Ion mobility spectrometry is also a very fast technique, making it suitable for high-throughput applications. The entire analysis can be completed in just a few minutes. Additionally, the method is extremely sensitive and able to detect trace amounts of contaminants that other spectrometry methods would miss.

Along with mass, charge, and size, the shape of an ion can impact its mobility. As such, ion mobility spectrometry can be used to separate isomers. This is something other methods, such as standalone mass spectrometry, lack.

Ion mobility is also a very fast technique, making it suitable for high-throughput applications.

While ion mobility spectrometry is a powerful tool for identifying and measuring ions in a sample, there are a few potential drawbacks to using this method. One issue is that ion mobility can be affected by temperature and humidity. The separation efficiency of IMS is often measured in terms of resolving power, and this typically decreases with temperature. Excessive humidity can degrade samples and interfere with results.

While IMS is considered reliable in many cases, certain situations—for example, some forensics applications—require that it is followed by a more sophisticated technique, such as gas chromatography-mass spectrometry or high-performance liquid chromatography-mass spectrometry, to confirm the results. 

Existing and future applications for ion mobility spectrometry

Ion mobility spectrometry is particularly well-suited for use in security applications. This technique is commonly used to detect trace amounts of explosives, drugs, and other materials in various sample types. It is often used for screening at airports, borders, and other security checkpoints. Ion mobility spectrometers can also be used to detect chemical warfare agents in both military and civil environments.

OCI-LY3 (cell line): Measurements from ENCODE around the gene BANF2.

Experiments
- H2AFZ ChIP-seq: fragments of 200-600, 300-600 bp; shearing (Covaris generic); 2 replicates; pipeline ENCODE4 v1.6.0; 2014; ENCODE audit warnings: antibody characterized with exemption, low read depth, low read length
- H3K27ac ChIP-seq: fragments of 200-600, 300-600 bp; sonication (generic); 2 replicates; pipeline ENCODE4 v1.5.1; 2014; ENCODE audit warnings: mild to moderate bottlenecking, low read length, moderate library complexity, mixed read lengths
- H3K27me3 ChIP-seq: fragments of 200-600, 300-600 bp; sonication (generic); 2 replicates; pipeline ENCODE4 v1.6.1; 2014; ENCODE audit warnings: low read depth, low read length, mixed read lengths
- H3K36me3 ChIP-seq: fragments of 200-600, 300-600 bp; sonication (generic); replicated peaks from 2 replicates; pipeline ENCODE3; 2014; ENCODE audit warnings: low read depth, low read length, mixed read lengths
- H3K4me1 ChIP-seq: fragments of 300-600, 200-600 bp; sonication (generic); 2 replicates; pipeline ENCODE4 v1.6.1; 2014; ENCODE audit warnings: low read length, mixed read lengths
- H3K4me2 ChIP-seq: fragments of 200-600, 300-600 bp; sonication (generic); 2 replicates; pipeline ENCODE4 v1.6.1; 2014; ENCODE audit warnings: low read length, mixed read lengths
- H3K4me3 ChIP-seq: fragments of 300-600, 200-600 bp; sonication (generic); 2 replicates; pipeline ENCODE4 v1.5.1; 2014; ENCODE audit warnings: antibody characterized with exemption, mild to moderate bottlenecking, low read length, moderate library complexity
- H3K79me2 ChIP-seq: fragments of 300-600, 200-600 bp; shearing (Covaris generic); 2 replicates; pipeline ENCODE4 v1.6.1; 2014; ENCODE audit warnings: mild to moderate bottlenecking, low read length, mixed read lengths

This technique has been broadly used in medical diagnosis. Various types of biological samples including urine, blood, breath, and feces can be analyzed using ion mobility spectrometry to detect volatile compounds associated with certain diseases. This method also has use in pharmaceutical applications, for example, for analyzing over-the-counter drugs and as part of quality assessment protocols. In recent years, ion mobility has been used in biological studies, including the characterization of supramolecular complexes and analyzing changes in hemoglobin.

This method of analysis is widely used in environmental science. Ion mobility spectrometers are often used to monitor air quality and detect pollutants in water and soil samples. They can also be used to identify unknown compounds in the environment.

Food safety is yet another area in which ion mobility spectrometry has been applied. Most importantly, this method can be used to detect harmful chemicals, drug residues, pathogens, and toxins that could cause illness if ingested. But other interesting capabilities of ion mobility spectrometry include assessing food freshness, determining the levels of odorants in wine, and classifying grades of olive oil. Indeed, food authenticity is a newer field in which this analytical method is proving to be particularly useful.

It’s a versatile technology with a wide range of potential applications. While there are a few potential drawbacks to using this method, such as the impact of temperature and humidity on results, ion mobility spectrometry is still considered reliable in a broad range of use cases. As researchers continue to explore its potential, it’s likely they will discover even more exciting uses for this technology.